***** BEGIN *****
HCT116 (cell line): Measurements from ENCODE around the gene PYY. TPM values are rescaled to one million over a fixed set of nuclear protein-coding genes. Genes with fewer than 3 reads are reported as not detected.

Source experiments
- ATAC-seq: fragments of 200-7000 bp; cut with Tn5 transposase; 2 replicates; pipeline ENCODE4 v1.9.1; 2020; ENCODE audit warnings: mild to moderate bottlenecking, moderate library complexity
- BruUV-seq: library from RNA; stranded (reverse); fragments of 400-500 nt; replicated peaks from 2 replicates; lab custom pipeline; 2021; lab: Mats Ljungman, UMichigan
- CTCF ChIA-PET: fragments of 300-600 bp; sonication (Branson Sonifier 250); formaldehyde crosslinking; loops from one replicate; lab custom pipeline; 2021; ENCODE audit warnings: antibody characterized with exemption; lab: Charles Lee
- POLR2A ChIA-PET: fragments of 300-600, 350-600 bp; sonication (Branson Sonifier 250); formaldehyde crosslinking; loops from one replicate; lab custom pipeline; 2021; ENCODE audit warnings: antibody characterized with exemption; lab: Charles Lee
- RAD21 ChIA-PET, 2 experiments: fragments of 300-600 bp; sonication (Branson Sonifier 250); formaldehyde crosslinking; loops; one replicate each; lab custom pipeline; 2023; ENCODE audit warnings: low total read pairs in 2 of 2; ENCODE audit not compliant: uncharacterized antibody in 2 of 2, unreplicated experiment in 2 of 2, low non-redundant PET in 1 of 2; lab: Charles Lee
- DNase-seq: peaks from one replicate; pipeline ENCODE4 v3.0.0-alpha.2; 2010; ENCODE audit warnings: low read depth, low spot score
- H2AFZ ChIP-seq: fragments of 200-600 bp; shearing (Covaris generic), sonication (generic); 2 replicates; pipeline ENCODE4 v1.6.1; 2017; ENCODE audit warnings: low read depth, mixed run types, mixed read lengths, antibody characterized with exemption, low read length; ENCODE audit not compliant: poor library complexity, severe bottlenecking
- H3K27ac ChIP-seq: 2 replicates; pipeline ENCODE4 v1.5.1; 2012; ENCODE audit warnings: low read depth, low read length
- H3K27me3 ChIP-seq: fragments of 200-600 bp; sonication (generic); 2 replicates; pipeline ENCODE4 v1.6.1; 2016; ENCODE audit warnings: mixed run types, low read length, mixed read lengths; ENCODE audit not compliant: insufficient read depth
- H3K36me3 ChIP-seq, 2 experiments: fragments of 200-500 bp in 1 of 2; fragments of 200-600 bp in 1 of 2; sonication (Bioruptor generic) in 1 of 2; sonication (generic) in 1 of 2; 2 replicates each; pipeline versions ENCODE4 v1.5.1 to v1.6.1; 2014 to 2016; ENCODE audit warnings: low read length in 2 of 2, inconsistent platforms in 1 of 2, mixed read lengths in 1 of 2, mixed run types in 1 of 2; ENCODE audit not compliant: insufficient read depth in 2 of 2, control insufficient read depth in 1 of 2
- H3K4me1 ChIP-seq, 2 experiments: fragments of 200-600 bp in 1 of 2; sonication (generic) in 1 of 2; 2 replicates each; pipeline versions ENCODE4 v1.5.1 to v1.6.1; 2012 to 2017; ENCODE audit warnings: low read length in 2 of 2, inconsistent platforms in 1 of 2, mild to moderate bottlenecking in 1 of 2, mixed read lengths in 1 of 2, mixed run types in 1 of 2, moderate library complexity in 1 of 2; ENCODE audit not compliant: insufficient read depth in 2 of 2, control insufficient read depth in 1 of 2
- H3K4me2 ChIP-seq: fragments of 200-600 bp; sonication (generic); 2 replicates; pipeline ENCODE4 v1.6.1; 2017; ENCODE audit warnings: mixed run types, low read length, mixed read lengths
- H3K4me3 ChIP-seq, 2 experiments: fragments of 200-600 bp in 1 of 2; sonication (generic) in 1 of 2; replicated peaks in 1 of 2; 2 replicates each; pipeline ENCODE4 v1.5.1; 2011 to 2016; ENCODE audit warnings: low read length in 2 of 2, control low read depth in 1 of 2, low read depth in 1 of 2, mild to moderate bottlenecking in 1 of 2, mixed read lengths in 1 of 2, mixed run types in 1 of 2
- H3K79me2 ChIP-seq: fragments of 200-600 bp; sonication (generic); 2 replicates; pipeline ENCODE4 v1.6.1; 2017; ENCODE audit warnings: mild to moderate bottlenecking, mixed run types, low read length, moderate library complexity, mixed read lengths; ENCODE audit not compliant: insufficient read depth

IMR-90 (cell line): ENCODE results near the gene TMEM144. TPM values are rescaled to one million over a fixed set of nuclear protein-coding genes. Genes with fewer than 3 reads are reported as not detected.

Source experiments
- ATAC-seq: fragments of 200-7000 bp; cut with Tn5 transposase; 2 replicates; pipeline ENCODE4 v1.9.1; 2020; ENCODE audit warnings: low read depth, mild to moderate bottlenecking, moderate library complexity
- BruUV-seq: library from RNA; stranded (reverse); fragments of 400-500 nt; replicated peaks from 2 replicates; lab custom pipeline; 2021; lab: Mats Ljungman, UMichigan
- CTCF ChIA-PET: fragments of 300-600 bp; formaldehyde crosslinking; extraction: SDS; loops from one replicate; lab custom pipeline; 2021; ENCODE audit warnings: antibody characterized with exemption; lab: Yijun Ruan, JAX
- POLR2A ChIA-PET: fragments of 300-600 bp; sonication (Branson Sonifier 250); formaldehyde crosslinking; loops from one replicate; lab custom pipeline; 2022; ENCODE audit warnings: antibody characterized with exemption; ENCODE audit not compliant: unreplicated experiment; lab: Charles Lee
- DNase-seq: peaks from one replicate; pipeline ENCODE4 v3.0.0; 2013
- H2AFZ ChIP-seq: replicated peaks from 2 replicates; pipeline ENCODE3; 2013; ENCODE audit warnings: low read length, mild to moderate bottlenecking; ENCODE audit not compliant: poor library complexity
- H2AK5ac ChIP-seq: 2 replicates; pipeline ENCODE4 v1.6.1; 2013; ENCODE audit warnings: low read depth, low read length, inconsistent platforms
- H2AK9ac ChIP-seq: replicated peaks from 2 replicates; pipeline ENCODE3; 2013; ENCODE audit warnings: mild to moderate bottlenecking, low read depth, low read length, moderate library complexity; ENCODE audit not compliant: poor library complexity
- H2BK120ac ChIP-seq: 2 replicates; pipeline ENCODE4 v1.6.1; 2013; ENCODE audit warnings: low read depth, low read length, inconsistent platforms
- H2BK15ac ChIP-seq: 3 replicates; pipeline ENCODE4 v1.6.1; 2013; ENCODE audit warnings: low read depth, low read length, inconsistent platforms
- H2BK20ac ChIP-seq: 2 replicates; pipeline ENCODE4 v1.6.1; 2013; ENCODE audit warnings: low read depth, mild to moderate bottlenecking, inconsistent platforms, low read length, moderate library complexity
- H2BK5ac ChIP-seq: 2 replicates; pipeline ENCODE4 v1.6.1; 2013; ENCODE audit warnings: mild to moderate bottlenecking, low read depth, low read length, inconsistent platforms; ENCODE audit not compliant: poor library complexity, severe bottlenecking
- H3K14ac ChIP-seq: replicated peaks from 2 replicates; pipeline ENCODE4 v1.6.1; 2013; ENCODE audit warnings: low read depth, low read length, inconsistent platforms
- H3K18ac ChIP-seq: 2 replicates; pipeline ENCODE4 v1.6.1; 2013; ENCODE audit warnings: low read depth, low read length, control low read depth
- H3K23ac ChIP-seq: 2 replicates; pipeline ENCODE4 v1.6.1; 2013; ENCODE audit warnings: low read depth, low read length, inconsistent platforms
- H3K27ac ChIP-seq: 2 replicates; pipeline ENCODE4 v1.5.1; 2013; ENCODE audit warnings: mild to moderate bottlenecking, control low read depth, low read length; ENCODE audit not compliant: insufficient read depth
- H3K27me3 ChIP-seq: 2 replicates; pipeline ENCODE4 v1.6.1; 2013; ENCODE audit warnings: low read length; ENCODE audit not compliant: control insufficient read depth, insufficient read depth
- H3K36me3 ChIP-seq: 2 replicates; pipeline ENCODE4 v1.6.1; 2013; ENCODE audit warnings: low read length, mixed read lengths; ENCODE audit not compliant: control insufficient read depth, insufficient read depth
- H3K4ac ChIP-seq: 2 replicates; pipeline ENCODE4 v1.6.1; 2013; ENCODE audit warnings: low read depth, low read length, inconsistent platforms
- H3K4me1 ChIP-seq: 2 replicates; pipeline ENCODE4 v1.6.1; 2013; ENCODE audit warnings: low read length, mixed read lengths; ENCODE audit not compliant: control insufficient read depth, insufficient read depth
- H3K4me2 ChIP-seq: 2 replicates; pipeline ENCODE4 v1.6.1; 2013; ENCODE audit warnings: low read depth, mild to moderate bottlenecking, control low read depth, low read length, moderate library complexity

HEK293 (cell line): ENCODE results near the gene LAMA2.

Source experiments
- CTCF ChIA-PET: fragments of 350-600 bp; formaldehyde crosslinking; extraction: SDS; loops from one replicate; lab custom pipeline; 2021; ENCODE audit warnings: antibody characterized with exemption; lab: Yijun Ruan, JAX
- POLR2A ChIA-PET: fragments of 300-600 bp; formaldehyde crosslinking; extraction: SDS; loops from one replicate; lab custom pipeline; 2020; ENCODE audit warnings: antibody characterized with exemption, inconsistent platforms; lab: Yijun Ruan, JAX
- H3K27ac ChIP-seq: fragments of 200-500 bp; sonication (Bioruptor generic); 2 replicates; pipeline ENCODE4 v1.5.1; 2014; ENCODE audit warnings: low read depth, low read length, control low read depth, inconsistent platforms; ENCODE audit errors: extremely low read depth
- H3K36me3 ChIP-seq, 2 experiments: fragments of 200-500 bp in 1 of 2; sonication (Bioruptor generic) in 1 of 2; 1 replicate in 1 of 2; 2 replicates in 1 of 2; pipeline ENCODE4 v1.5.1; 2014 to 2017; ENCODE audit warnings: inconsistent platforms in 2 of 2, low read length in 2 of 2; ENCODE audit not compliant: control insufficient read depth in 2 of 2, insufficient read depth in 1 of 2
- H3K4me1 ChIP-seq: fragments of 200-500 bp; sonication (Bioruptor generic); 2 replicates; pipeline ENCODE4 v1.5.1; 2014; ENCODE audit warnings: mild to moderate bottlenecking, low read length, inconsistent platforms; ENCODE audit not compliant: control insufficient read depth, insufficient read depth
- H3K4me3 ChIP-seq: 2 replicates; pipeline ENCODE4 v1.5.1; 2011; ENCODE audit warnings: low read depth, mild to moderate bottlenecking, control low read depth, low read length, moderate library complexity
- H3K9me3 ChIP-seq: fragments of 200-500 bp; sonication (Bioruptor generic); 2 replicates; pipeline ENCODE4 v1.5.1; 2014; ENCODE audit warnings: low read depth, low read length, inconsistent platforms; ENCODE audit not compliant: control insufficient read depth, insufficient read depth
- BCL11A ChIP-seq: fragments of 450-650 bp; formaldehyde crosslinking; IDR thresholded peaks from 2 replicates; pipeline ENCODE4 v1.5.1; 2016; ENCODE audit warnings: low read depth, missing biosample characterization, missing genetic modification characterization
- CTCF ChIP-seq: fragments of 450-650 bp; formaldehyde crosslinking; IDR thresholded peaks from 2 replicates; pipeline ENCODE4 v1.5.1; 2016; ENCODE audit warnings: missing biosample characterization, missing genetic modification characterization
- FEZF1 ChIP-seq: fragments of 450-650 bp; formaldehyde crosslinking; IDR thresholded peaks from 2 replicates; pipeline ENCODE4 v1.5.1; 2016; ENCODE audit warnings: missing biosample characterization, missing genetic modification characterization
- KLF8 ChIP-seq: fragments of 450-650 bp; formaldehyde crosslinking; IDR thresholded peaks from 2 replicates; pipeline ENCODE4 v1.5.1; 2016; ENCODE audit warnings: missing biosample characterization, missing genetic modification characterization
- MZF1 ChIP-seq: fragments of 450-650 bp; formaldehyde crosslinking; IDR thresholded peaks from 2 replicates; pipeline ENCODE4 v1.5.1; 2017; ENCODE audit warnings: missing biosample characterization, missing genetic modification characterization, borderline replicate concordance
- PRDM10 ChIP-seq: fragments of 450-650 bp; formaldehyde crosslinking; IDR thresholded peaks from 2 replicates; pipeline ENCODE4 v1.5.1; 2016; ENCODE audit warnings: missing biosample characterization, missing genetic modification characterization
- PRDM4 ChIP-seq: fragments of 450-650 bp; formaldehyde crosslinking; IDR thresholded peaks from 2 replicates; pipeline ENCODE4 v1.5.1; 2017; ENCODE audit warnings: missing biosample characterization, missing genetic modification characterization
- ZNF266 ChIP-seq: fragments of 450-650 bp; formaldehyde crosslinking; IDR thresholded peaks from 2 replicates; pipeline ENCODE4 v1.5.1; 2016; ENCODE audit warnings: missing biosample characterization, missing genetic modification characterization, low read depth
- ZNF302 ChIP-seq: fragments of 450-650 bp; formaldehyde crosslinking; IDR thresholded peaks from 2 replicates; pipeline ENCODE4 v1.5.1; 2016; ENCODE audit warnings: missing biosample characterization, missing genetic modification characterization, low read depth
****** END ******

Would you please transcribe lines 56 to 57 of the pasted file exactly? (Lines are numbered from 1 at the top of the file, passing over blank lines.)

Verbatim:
- ZNF266 ChIP-seq: fragments of 450-650 bp; formaldehyde crosslinking; IDR thresholded peaks from 2 replicates; pipeline ENCODE4 v1.5.1; 2016; ENCODE audit warnings: missing biosample characterization, missing genetic modification characterization, low read depth
- ZNF302 ChIP-seq: fragments of 450-650 bp; formaldehyde crosslinking; IDR thresholded peaks from 2 replicates; pipeline ENCODE4 v1.5.1; 2016; ENCODE audit warnings: missing biosample characterization, missing genetic modification characterization, low read depth